However, it’s not individuals that Oleson seeks to condemn, it’s the cultural debasement he wishes to counter. And he recognizes that the task will be long, quoting Alaisdair Macintyre’s After Virtue… “through the new dark ages that are already upon us.”
Don’t expect the government to help. Stephen Baskerville takes on the culture and business of divorce in “Divorced From Reality,” in the same Touchstone issue. This one you can read online: http://touchstonemag.com/archives/article.php?id=22-01-019-f. Baskerville asserts: “Divorce licenses unprecedented government intrusion into family life, including the power to sunder families, seize children, loot family wealth, and incarcerate parents without trial.”
If this language seems intemperate to you, go the website and read the entire piece. No-fault divorce is seldom a rational decision made by two adults; rather in 80% of cases (Divided Families by Furstenberg and Cherlin), one spouse objects. Such “involuntary divorce,” Baskerville’s term, brings in “an army of judicial hangers-on who reward belligerence and profit from the ensuing litigation: judges, lawyers, psychotherapists, counselors, mediators, custody evaluators, social workers, and more.” And it doesn’t end there: “involuntary divorce by its nature requires constant government supervision over family life.”
Children become “the principal weapons of the divorce machinery.” And the usual result is to remove the father from the home… innocent of any crime and without any burden of proof for justification. A father can be arrested “for seeing …children without government authorization…for not paying child support, even if the amount exceeds his means…and for not paying an attorney or a psychotherapist he has not hired.” Although all this would seem a violation of basic constitutional right, Baskerville points out the “multi-billion divorce industry also commands a huge government-funded propaganda machine that has distorted our view of what is happening.”
Baskerville goes on to outline “Divorce Gamesmanship,” “Cycle of Abuse,” “Trafficking in Children,” “The Child Support Racket,” and finally the “Responsibility of Churches. He believes families need to be protected from government “invasion” and endorses the work of Marriage Savers (http://www.marriagesavers.org/sitems/SavingMarriages/).
I think all of us know there is a crisis in family life in the US and seemingly throughout the Western world. No marriage is ever trouble free, and sticking with a “bad” marriage may seem like suffering through a life sentence, but there are also cycles in marriages; things often get better. And we need to acknowledge also that although “no-fault” divorce makes a mockery of marriage as a contract, there are legitimate grounds (unrepentant adultery and abuse) for divorce in civil society. It’s just tragic that the actual choice is so often made frivolously by one party without due consideration of consequence. Perhaps Marriage and the Family courses need to be reinstated.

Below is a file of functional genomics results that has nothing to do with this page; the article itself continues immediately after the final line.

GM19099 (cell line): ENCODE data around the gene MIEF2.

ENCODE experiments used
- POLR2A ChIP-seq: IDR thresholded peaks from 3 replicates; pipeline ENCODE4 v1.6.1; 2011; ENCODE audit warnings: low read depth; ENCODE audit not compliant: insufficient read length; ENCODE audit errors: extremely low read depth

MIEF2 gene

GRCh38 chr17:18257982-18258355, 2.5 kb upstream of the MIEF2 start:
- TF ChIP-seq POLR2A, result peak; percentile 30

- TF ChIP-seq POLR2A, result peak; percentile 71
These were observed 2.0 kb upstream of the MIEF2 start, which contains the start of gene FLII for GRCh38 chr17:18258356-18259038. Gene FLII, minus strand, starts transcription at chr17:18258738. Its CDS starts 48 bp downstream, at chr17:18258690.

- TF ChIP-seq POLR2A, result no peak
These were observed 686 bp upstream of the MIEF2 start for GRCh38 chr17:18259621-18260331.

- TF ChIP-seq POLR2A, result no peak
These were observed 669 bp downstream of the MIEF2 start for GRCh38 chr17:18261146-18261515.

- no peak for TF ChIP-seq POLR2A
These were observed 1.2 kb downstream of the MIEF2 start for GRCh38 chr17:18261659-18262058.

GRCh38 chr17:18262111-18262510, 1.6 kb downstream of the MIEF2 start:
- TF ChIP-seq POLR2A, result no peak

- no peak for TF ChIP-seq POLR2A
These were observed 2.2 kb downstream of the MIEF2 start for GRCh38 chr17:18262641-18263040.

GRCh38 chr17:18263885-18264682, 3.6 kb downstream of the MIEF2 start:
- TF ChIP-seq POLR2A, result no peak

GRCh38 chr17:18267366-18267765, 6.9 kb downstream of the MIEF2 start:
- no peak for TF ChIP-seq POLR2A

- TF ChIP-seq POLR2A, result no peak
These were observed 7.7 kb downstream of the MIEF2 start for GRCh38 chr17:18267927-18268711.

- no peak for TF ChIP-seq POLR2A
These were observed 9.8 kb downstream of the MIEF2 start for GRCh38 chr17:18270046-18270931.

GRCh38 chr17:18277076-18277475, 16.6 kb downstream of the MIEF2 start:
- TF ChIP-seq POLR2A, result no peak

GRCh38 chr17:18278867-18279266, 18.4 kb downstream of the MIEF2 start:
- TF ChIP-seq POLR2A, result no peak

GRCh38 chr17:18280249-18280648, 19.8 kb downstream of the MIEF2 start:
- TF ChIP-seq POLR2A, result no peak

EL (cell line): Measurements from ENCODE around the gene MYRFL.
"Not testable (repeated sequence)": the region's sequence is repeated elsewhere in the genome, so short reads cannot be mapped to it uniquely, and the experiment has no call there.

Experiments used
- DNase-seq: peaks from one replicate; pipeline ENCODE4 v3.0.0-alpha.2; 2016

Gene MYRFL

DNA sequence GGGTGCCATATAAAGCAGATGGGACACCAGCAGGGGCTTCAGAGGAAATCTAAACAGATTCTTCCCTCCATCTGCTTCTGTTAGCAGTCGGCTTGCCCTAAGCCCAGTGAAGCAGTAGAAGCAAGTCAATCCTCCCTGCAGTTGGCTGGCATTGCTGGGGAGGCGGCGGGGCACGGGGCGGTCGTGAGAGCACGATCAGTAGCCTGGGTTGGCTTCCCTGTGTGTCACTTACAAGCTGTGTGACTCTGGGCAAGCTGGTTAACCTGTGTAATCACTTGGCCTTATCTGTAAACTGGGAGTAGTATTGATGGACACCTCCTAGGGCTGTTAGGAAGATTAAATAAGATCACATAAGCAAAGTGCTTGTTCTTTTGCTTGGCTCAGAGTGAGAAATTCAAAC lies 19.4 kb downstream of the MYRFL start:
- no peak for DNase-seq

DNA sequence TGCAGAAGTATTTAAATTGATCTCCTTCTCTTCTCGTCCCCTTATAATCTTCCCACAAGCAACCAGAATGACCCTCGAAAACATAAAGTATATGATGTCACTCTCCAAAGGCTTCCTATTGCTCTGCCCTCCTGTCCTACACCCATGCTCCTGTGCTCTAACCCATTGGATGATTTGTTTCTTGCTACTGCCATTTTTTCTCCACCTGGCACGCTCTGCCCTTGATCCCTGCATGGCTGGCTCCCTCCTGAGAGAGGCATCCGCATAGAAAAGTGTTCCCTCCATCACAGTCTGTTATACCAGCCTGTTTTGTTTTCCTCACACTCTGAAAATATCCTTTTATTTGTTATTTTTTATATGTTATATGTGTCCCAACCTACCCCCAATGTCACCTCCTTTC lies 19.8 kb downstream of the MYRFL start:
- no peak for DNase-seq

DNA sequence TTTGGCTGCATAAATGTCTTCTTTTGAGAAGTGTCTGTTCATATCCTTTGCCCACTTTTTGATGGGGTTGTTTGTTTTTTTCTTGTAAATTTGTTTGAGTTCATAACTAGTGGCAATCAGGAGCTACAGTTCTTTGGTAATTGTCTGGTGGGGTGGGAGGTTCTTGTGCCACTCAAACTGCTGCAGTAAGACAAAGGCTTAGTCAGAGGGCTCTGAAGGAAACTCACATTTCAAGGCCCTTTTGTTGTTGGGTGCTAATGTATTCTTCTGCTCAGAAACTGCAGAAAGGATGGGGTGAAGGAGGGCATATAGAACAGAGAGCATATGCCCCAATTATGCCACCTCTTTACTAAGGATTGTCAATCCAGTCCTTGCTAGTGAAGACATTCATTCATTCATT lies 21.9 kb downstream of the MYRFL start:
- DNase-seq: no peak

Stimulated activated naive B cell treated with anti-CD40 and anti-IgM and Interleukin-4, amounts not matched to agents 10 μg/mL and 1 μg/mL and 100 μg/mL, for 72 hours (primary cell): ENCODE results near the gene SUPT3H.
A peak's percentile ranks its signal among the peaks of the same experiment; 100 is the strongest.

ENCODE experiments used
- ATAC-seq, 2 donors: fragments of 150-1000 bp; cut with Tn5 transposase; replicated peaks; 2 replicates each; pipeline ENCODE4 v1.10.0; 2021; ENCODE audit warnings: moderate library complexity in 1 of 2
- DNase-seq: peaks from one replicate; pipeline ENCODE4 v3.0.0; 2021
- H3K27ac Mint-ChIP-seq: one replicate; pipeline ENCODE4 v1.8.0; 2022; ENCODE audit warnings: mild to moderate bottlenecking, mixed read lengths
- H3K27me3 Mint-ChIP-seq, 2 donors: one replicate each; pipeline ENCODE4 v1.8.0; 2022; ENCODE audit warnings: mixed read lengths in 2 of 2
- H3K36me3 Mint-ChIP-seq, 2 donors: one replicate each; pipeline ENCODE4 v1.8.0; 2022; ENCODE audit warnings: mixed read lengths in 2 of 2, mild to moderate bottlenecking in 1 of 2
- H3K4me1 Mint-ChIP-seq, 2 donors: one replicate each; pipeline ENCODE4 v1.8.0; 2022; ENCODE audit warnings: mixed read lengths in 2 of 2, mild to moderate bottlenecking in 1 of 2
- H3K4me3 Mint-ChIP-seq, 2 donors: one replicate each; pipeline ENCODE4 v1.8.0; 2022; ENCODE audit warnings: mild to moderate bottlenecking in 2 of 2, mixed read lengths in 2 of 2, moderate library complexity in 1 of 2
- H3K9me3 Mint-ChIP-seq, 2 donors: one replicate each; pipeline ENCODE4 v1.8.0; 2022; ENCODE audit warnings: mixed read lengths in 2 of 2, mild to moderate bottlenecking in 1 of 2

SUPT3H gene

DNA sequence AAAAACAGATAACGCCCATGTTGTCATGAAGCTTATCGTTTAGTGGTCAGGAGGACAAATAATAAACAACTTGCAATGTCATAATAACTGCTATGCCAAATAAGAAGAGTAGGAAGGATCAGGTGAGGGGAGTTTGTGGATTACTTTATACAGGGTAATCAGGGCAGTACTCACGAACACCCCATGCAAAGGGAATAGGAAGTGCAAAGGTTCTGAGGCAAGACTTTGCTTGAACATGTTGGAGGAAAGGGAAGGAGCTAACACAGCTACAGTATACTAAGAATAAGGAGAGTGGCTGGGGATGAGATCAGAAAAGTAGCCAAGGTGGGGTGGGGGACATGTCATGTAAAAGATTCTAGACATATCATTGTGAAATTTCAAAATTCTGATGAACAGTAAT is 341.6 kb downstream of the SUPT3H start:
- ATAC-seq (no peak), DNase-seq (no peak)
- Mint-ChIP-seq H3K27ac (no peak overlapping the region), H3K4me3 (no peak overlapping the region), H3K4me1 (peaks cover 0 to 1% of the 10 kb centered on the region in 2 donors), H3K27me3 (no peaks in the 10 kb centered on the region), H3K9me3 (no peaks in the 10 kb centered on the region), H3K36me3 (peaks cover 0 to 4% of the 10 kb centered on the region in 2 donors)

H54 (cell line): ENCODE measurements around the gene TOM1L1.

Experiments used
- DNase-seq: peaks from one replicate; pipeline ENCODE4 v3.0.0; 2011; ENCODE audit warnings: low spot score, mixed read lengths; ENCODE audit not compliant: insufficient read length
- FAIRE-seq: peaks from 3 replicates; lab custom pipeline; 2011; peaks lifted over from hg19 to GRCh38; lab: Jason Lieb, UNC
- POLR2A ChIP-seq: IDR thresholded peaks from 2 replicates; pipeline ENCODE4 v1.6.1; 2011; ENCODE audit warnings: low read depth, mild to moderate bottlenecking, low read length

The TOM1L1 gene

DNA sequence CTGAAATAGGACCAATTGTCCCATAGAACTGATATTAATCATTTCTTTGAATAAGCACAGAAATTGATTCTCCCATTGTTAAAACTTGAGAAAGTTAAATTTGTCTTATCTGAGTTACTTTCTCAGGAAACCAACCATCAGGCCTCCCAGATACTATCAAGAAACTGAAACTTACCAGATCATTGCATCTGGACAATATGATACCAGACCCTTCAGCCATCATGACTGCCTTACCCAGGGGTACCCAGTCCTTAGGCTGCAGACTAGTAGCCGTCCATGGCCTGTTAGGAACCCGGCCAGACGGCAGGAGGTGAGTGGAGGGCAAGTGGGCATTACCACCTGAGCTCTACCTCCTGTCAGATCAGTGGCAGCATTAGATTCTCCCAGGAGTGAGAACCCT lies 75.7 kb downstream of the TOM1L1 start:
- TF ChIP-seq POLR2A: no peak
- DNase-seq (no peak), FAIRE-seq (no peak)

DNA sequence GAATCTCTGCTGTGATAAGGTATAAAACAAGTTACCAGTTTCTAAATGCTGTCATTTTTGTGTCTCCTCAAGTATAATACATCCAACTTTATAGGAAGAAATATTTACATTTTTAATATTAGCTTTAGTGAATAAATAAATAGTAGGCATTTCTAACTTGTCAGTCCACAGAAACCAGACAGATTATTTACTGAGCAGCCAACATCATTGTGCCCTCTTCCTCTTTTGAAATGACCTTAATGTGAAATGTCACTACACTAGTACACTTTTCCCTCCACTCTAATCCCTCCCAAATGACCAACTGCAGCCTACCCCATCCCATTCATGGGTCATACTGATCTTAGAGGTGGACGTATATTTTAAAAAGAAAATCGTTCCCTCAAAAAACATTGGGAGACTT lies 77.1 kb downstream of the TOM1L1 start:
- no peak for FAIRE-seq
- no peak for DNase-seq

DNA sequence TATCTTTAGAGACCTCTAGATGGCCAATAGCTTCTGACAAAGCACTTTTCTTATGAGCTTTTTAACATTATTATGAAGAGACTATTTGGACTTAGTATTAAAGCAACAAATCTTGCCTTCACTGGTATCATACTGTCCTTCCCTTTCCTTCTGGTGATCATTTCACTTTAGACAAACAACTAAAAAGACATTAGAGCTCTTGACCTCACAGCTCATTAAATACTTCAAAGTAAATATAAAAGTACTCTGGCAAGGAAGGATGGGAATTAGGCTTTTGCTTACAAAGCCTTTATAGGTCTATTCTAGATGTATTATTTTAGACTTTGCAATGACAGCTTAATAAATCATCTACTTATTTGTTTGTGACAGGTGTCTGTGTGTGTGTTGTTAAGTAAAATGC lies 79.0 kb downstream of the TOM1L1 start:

A friend has sent me a link (http://www1.investorvillage.com/smbd.asp?mb=4288&mn=24021&pt=msg&mid=6595729) to a revealing history of the origins of global warming alarmism...and at the same time an extremely informative site for serious investors (not me, unfortunately). It's a story of "follow the [funding] money" coupled with messianic visions of world government and simple lust (to make this summary a little sexier) for political power, all by John Coleman, founder of the Weather Channel. You'll enjoy...or grit your teeth.
I used to muse, when we lived in Port Townsend, Washington (a quaint, touristy Victorian seaport, harshly split between granola crunchers from California and PT-born paper mill workers and others scrambling for a living) that a Hollywood Video store, complete with garish pink and orange neon, was needed on the main street, Water Street—or at least on the road into town—to add a bit of reality and discourage further migration from the south.
Now I learn that Las Vegas wants stimulus money for more neon—off the strip—because there’s not enough glitz “off the beaten path,” says the Wall Street Journal. The project “will revitalize a blighted neighborhood,” says the city’s spokesperson.
Now, I think I was wrong in my earlier thinking. Neon won’t necessarily scare away Californians and others who want to change communities…always for the better, of course. Neon won’t provide many additional jobs for locals in blighted neighborhoods in Vegas, but it might light their way home at night.
Republican Judd Gregg is the new secretary of commerce...and his Senate seat will go to a moderate Republican and be up for grabs in the next election, all according to a deal made between Gregg and the Democrat governor of New Hampshire (with or without White House participation).
So let me get this straight: it's not OK to sell a Senate seat, but one can be bartered. Pardon me if this seems rather like a hostile takeover of a fragile Republican filibuster card in the Senate.
I am a wife, mother, grandmother, observer, writer, middlin' cook and imbiber, instigator, awe-struck Christian, conservative and therefore mild cynic, appreciative and therefore optimist. I love the gusto in life; I hate hubris and value humility. I love the English language and deplore its decline in contemporary speech and writing. My husband calls me, fondly of course, an old bag, but I fill it with new tricks. You'll find a lot about politics in my Left Senseless blog, along with my opinions (and I welcome yours!), and glances at life's beauty and pleasures in Plum Duff.